Returning to my Blog after much travel, I recently read that Serbia wants to keep import duties on 453 agriculture and food products from the EU. The argument says this will protect Serbia’s agricultural sector which will not be able to compete with European companies. But can we be sure it is in the interest of Serbian citizens?
Let me first explain what I am talking about. Under the Stabilization and Association Agreement (SAA) signed with EU in 2004 Serbia must phase out tariffs on industrial and most agriculture products from the EU by 2014. As we are approaching the effectiveness date of the agreement, many interested groups are claiming they will not be able to cope with competition from the EU from 2014.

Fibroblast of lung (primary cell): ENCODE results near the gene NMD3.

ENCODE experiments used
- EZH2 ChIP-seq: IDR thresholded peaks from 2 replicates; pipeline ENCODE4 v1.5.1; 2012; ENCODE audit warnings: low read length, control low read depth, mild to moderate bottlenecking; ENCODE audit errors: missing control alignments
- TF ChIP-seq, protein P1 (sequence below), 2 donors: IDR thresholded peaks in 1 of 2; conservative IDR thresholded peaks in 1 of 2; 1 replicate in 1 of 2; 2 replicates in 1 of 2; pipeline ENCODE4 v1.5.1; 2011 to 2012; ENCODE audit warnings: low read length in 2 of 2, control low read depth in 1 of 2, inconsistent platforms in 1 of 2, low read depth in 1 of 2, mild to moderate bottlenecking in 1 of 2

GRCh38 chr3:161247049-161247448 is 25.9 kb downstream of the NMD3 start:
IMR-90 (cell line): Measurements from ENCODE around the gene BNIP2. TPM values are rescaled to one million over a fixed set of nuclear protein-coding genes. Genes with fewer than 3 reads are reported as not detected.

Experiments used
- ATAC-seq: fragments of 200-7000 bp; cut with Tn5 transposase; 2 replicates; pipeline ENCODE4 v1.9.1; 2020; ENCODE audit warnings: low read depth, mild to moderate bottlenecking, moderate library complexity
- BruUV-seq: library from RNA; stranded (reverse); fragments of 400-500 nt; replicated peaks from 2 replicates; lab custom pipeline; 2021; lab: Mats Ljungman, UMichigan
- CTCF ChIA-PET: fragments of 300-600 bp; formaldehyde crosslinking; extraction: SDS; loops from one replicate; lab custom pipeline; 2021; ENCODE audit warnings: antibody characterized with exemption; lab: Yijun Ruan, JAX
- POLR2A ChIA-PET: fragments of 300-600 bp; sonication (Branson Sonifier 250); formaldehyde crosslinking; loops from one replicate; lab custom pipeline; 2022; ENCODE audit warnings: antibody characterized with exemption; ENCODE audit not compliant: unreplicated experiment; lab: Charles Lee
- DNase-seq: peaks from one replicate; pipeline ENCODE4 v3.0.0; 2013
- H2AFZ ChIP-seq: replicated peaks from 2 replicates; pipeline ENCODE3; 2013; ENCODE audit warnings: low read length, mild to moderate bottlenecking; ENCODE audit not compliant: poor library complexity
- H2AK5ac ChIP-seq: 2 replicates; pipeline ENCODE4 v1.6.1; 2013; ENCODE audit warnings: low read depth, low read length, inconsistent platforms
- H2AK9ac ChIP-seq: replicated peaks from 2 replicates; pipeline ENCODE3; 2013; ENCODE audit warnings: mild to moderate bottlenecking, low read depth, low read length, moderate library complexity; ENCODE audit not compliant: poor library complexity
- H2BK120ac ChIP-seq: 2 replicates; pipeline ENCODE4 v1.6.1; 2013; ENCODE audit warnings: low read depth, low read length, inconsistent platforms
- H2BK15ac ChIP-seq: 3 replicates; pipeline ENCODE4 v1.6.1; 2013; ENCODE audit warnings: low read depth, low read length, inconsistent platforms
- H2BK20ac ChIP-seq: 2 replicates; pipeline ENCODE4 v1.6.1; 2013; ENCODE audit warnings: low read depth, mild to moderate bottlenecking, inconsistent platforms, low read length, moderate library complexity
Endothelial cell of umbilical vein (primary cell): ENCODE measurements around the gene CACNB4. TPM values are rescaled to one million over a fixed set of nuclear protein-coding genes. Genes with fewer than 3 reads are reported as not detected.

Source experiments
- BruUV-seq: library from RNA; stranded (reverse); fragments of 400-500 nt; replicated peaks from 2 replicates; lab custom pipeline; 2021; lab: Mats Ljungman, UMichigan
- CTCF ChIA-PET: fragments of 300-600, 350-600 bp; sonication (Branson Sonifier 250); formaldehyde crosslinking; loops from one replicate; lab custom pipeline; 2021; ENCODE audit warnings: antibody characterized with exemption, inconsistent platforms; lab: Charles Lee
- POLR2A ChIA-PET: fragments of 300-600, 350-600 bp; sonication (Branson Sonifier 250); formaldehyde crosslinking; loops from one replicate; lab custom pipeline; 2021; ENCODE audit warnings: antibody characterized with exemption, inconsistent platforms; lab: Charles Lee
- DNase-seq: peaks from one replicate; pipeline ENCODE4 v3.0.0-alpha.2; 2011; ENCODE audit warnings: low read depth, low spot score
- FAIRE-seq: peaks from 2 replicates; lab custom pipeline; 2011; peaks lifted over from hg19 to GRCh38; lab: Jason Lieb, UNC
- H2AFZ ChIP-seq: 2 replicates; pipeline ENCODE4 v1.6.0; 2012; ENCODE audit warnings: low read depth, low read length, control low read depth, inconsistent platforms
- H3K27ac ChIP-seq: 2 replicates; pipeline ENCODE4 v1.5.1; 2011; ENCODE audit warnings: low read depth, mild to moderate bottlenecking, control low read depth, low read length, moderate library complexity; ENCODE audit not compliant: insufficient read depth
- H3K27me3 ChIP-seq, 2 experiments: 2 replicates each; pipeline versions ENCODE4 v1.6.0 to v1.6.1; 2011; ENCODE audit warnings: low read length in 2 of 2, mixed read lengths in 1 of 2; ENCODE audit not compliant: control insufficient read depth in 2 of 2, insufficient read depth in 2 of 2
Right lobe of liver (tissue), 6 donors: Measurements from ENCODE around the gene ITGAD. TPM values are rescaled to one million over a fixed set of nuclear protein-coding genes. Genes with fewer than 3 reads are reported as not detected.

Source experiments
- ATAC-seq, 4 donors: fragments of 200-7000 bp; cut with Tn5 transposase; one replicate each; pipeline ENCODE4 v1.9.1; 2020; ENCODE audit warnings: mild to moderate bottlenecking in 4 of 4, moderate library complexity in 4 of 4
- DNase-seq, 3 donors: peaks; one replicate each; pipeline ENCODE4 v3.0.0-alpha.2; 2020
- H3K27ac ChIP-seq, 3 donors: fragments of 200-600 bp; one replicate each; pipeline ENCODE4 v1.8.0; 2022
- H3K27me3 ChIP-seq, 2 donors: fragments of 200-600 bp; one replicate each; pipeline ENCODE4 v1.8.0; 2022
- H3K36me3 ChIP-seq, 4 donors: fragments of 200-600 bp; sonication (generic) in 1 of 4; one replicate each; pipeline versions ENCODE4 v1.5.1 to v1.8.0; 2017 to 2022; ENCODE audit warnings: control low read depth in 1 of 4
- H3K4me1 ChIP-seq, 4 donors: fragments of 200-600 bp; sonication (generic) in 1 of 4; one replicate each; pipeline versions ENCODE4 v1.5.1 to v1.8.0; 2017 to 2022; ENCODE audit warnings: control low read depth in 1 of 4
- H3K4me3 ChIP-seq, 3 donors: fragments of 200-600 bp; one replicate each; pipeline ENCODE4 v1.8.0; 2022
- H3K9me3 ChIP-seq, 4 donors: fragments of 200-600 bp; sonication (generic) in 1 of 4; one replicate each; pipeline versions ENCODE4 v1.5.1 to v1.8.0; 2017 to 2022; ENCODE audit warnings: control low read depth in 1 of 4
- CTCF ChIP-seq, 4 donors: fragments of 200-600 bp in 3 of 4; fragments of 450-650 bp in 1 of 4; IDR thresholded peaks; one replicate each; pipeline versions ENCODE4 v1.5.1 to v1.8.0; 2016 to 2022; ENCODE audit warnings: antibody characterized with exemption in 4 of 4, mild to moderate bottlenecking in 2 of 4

Maybe, indeed, when Serbia entered into this commitment, it expected to join the EU earlier than it will. However, it may be hard to argue that the sector did not have plenty of time, and could not have done much more in a decade to prepare for this time.
The question is: who is going to be protected? Consumers should be looking forward to liberalization. A simple example: I did my shopping for Christmas and New Year over the weekend. I found an imported product at RSD 161 for a certain quantity, while the locally produced one was being sold for RSD 204 for the same quantity and content, both non-organic. And the imported product price included import tariffs. Unfortunately, this was not an isolated case. One can indeed love one’s country and be eager to support domestic producers, but should that love really cost 20% more for each local product one buys? Given the share of food products in the consumer price index, protection may not be the best tool to lower inflation? How credible is the industry if, after being given ten years to adjust to forthcoming and predictable pressure from competition, it claims it still needs “some more time”? Maybe the voices of the consumers should be louder and contribute more to shaping agriculture sector policies?